Showed them all the blueprint and formula
But it seems like the more they studied my music
The more they remind me of eyeballs
I’m watching my pupils get cornier (uh)
But I’m contemplating yelling, “bombs away, ” on the game
Like I’m outside of an Ariana Grande concert waiting

Those middle lines about eyeballs and corneas is a trite line and Eminem has better in him than that. Critics are rightfully landing on his for that. I guess we’ll just chalk it up with “Now you get to watch her leave
Out the window, guess that’s why they call it window pane”
as an epic misfire. Then you have the equally misjudged two lines talking in trivial terms about one of a series of terrible events to hit the music industry a couple of years ago. Enough has been written on this it doesn’t need more however it does form part of my deeper criticism of him.

Eminem’s insecurity baffles me. He has a proven track record, he has reached the pinnacle, he can do whatever he wants, he is idolised by all the young guns he takes pops at and yet how he handles it is not befitting his position. He lashes out at those chasing him as if they are any real competition for an artist of his vintage and repute. He could much better use his lexicographical dexterity (yea I got some of that myself!) for causes other than the same old tropes and trenches he has ploughed well in the past to superior effect. Like, I don’t know, write about the Manchester Concert Bombing, the causes, the impact and the cultural shifts that led up to it and how things have changed since. There’s probably a whole album to be built out of that which could bring him a new relevance with a younger generation yet he reduces it down to a joking doublet to cause a flash of ‘controversy’ instead.

That is the crux of my frustration here. He used to be the most controversial artist of his time. He was Elvis and had the chops to carry the weight of media scrutiny. He has grown up and matured and shown this beautifully on recent records. Yet he fails to use his considerable talent to hit things that matter. To cause constructive controversy. To punch upwards. He resorts instead to reiterating well-trodden past grievances and focussing on genre infighting and pettiness.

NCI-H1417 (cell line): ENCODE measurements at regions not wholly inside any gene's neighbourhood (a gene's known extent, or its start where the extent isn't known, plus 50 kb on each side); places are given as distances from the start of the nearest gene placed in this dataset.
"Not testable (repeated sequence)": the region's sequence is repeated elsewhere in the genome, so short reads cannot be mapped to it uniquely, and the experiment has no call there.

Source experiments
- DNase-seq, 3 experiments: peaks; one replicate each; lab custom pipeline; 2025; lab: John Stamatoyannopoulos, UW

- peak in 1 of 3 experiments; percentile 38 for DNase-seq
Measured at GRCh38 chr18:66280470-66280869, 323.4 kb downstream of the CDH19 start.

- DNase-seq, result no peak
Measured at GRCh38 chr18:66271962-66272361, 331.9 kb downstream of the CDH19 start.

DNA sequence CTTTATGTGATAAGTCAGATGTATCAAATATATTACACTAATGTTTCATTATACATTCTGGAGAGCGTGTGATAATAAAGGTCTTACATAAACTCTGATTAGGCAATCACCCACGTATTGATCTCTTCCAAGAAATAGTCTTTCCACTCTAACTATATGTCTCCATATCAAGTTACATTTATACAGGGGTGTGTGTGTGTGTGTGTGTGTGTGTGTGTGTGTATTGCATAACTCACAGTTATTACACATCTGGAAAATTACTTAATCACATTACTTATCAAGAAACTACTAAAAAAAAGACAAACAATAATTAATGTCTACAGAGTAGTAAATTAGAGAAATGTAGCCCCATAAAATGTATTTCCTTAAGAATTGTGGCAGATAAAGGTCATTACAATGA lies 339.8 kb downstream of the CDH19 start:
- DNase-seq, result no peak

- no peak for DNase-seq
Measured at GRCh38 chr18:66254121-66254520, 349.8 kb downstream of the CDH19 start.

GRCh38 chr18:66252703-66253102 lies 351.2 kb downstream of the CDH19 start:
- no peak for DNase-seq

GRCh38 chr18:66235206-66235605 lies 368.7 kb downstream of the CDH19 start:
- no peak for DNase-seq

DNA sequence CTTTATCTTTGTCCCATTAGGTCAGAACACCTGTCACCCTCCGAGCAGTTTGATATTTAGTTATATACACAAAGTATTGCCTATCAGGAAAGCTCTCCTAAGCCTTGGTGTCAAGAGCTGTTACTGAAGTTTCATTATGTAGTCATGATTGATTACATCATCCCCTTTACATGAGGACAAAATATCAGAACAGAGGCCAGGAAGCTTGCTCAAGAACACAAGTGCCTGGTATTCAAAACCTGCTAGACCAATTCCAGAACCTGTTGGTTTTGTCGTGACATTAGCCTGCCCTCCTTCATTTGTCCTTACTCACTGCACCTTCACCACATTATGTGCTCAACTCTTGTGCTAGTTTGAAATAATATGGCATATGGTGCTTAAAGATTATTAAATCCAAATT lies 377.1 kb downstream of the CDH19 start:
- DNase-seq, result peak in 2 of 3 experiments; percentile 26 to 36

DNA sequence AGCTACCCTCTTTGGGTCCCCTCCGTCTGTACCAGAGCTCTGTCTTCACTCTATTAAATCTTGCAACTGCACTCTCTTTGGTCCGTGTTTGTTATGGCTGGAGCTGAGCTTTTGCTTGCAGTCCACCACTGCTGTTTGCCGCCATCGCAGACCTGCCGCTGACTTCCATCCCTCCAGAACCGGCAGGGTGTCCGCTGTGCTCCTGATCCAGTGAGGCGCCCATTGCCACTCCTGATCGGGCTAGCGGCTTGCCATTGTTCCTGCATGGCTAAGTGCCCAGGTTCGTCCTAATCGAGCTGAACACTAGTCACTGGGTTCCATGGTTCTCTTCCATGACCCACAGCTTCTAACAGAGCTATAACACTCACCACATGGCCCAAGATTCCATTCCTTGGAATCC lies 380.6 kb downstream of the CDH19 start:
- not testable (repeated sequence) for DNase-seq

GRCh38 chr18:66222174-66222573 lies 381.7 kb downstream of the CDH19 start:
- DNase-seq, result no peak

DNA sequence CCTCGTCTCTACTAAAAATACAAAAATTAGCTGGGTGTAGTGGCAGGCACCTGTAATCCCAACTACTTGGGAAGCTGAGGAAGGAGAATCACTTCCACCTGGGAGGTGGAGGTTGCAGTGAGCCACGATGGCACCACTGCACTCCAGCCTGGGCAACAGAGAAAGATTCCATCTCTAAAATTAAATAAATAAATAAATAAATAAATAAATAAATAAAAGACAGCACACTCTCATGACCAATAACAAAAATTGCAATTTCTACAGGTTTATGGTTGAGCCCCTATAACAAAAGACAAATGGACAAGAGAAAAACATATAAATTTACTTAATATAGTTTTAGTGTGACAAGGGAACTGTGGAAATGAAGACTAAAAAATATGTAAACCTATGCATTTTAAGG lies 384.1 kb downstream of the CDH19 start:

I’m aware of how Eminem responds to critics but hey, if he feels aggrieved enough at my observations to fire back I’d be honoured (and the exposure might give me some exposure and credibility in this music commentary game!). As that won’t happen, it’s a risk I’ll happily take. I’m not even strictly having a go at him, I’m just questioning why he feels the need to hit back at his detractors at all and otherwise take the approach he chooses to.

Ultimately it’s another Eminem record. He is an artist that has firmly reached the category of “shut up and play the hits” in most people’s eyes. What a wonderful position to be in! With the arsenal of crowd pleasing hits for live shows and a reputation that keeps his more radio friendly records on the airwaves he can afford to stop being on the defence, relax and put his energy into moving firmly to a Dre position of producer and supporter there is only so much I can say about this collection of echoes of former glory and folly.